Mad Hatter Lives

Living, Loving, Lasting

Archive for the tag “Love”

Viewing Christmas Through Grief

Every Christmas part of my viewing list is the movie, “Meet Me In St. Louis.” I love the music and imagery presented of a family united in their living, even when they don’t agree. I am inspired every time I watch this movie, along with many others on my Christmas viewing list, to gather my family to me and hold them close. This Christmas season, however, is one of the most difficult I can remember in my 46 years on this earth, and gathering my family to me will not happen this year. I feel I am caught in the bonds of remembrance, whose embrace is bittersweet, and my heart hurts with the reckoning of the way things are in relation to what I would like them to be.

This year we lost my 19 year old niece to suicide, and the impact of it will ripple through our familial structure forever; the devastation firmly seated with my sister and her family. There are no words; just no words to define what has happened here. I can’t even explain what this has done to our outside structure. If there were narrow roads of communication between us due to the erosion of time and life choices, the destruction wrought by this act has obliterated many of those narrow roadways between all of us, and all that remains are cavernous holes.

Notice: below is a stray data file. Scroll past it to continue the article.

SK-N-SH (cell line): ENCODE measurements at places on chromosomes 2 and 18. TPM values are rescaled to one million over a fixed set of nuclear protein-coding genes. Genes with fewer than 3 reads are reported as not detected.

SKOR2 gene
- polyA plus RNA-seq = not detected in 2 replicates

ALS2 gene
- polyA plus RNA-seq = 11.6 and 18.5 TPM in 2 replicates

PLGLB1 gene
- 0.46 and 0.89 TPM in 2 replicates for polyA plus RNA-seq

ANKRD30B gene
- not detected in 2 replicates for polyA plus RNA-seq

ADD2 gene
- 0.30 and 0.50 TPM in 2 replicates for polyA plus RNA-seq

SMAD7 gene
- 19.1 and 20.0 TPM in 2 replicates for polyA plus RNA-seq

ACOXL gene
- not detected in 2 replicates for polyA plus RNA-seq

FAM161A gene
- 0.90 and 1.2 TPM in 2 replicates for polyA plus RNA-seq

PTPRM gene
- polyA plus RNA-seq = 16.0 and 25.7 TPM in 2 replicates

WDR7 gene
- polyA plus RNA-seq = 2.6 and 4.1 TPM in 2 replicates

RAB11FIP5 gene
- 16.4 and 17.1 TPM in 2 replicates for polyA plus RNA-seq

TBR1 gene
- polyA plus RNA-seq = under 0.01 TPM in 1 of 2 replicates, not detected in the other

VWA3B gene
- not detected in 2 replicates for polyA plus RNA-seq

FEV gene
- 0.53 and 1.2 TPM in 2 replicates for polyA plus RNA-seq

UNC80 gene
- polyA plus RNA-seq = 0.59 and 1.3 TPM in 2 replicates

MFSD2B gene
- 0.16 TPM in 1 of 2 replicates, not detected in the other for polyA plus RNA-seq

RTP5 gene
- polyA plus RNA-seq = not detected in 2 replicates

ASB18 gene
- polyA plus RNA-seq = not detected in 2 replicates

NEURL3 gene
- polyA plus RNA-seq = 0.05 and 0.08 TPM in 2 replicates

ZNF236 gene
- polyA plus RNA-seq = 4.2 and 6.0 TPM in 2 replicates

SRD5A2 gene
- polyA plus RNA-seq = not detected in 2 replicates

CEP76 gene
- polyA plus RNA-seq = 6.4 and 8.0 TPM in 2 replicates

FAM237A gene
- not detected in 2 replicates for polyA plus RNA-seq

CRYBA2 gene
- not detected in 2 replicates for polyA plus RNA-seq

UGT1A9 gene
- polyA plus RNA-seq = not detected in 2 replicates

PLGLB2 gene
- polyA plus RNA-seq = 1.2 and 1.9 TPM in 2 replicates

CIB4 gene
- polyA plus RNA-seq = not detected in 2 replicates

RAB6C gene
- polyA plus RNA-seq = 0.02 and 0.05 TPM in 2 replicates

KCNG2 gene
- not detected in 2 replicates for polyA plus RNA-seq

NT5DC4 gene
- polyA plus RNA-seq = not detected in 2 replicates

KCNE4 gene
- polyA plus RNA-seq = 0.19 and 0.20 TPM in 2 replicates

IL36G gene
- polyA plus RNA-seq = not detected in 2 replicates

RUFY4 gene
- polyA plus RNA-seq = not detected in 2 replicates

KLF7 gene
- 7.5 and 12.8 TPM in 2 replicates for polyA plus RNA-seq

You see, when a tragedy happens, there is either enough integrity in the structure that it endures, or it simply blows apart, because there was not enough steel there to hold it together. Pardon my mixing of imagery, but this seems to need multiple visual constructs. For some of our structure there simply was not enough steel to hold things together. Love remains. We love one another, but love is not always enough contrary to pop culture.